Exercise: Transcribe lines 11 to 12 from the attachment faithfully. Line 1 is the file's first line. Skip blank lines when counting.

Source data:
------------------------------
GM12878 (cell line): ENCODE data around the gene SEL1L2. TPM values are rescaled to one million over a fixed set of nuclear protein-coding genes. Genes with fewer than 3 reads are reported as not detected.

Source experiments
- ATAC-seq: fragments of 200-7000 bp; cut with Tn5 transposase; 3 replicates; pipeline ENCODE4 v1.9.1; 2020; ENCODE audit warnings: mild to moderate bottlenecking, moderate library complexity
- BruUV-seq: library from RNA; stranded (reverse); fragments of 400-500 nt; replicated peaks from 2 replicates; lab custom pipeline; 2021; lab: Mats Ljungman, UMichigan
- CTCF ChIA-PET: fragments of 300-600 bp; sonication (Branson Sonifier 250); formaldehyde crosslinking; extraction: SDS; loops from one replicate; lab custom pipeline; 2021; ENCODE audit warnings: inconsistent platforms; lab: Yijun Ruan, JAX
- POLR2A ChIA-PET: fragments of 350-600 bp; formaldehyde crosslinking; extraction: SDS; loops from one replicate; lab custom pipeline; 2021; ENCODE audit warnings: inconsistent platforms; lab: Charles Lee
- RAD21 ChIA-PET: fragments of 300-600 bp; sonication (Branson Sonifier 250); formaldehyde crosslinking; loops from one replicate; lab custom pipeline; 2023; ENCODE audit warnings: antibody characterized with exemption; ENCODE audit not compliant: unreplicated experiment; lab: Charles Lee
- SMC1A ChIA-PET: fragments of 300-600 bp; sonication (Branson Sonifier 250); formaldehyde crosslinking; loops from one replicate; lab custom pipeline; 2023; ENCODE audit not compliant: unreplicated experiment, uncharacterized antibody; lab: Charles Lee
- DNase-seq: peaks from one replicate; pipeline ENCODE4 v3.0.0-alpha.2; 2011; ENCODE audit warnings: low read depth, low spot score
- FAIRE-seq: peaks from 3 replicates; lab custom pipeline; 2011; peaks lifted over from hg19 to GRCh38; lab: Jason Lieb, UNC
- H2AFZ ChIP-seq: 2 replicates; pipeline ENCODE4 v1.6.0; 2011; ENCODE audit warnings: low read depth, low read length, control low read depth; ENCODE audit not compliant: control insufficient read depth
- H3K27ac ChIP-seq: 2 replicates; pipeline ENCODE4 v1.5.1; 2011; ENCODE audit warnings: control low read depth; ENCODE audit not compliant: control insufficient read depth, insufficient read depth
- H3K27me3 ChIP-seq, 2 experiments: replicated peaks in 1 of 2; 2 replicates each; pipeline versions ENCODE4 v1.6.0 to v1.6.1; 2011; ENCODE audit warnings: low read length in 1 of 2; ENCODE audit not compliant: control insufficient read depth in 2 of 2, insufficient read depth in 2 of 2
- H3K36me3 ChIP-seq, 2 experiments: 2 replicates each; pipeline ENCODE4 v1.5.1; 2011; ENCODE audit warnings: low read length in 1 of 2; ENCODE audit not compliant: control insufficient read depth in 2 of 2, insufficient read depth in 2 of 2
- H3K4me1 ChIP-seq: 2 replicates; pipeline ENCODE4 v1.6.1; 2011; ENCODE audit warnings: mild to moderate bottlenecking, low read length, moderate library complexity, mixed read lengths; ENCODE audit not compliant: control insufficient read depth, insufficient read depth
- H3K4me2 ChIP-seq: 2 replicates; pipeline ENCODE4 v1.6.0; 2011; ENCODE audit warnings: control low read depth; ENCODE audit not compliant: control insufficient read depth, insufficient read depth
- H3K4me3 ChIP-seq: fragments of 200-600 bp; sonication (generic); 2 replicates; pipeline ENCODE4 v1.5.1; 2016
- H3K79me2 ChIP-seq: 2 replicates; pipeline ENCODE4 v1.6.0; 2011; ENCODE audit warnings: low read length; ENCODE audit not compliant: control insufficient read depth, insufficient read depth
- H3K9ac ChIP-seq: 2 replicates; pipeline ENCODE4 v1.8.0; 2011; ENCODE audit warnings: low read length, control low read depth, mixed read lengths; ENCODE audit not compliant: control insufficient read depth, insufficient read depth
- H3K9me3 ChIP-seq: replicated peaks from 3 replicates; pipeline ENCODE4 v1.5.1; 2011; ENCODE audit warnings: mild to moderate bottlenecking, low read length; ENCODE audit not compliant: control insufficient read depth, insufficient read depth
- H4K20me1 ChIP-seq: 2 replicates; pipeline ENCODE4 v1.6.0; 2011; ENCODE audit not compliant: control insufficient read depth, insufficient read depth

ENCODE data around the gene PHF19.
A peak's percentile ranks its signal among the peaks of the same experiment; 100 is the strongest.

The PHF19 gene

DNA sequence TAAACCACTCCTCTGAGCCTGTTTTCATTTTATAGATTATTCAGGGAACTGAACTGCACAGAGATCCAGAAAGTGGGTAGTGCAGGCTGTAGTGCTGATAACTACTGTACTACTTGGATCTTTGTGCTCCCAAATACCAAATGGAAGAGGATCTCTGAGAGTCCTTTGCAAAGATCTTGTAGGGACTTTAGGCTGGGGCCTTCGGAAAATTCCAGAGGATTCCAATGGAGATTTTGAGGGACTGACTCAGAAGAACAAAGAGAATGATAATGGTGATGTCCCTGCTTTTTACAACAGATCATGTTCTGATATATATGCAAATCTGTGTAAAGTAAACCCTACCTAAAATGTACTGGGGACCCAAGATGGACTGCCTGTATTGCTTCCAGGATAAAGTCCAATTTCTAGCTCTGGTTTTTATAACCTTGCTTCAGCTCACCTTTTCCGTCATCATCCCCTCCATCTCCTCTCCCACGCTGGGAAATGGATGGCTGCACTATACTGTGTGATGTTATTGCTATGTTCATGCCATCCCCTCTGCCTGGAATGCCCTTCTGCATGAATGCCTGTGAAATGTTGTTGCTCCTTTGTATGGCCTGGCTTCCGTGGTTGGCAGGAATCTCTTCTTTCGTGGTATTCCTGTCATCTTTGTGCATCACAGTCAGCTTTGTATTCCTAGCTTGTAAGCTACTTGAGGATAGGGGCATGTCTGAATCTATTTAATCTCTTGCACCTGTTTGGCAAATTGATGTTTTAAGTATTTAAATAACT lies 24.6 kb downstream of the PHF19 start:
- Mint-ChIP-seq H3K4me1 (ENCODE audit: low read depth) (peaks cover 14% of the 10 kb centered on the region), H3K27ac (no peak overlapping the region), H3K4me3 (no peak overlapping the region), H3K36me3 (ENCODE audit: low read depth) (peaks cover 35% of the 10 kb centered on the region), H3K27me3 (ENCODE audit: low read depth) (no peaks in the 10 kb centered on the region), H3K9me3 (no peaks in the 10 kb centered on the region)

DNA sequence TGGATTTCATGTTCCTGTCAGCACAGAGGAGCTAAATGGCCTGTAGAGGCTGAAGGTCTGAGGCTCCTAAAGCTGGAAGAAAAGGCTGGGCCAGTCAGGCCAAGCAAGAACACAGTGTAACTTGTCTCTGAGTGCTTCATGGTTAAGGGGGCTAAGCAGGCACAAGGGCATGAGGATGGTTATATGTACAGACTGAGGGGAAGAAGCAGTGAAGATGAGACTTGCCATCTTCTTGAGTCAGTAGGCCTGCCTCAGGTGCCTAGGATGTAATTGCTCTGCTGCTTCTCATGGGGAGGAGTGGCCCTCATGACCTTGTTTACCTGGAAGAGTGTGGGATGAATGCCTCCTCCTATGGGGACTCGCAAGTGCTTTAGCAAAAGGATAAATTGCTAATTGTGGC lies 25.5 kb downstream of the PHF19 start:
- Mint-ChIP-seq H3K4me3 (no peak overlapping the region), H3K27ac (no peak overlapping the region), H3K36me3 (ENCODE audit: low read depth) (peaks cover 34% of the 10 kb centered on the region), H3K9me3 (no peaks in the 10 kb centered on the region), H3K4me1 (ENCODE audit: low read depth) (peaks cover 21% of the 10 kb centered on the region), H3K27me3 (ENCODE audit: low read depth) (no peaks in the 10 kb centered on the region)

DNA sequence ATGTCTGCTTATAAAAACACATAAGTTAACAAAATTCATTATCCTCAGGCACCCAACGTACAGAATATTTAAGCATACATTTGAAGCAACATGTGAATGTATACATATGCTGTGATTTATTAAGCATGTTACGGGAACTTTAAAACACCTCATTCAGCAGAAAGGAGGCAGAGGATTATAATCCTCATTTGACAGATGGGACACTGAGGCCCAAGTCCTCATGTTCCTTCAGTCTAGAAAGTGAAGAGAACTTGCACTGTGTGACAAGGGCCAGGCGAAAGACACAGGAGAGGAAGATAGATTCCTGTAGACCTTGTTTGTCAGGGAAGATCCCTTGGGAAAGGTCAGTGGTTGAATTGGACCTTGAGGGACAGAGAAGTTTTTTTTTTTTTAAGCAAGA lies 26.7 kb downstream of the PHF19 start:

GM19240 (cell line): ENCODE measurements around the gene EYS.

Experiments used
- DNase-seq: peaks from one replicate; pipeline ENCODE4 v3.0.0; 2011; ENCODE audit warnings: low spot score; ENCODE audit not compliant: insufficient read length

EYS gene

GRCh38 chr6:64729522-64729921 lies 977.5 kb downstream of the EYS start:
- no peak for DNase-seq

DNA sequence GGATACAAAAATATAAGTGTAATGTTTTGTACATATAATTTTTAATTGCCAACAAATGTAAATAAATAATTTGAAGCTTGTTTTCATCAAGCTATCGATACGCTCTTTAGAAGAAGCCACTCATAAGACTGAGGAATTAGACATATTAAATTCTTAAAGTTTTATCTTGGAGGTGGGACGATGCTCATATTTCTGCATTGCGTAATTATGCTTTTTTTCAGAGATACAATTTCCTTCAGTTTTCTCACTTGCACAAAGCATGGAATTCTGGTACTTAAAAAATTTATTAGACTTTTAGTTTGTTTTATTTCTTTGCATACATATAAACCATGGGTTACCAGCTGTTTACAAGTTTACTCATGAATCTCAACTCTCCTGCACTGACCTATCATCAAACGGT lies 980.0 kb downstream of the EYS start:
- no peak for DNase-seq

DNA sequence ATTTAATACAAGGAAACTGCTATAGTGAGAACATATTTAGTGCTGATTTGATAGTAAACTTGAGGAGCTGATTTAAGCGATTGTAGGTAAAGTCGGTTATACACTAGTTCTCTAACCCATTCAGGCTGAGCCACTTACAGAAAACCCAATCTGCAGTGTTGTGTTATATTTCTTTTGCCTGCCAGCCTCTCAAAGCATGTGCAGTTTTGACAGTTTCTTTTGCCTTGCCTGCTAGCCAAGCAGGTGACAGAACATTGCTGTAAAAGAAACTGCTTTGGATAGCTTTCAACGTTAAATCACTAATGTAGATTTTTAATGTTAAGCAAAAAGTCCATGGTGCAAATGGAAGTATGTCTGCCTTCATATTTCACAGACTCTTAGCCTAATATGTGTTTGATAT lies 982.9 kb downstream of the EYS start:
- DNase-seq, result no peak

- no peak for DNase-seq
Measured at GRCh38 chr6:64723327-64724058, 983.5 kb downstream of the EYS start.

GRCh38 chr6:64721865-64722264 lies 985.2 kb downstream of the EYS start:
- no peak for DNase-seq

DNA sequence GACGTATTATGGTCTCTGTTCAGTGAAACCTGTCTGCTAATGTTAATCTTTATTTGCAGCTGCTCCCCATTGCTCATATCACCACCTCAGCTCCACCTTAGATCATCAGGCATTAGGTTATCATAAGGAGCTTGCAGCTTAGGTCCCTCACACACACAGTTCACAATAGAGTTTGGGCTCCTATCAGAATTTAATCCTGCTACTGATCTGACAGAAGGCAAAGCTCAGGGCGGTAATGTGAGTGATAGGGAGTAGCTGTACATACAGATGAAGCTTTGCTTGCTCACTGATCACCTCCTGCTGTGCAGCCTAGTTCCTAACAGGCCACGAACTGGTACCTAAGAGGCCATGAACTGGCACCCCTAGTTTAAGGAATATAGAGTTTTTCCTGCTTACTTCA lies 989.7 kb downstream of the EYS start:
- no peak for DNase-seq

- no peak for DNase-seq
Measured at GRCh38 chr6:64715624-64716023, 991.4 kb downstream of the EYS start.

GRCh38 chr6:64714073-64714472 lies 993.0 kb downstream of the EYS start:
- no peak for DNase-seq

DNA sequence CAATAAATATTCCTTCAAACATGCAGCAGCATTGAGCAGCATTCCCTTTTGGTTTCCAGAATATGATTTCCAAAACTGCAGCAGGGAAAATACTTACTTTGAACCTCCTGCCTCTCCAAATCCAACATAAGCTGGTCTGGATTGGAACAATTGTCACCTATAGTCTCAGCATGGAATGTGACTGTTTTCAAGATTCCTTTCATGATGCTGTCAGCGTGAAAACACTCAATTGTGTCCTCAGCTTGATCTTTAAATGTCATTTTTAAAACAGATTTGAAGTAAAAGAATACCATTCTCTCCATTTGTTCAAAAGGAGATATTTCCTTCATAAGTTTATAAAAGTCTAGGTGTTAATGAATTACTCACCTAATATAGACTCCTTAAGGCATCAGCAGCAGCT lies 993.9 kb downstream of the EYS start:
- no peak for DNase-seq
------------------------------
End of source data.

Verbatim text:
- H2AFZ ChIP-seq: 2 replicates; pipeline ENCODE4 v1.6.0; 2011; ENCODE audit warnings: low read depth, low read length, control low read depth; ENCODE audit not compliant: control insufficient read depth
- H3K27ac ChIP-seq: 2 replicates; pipeline ENCODE4 v1.5.1; 2011; ENCODE audit warnings: control low read depth; ENCODE audit not compliant: control insufficient read depth, insufficient read depth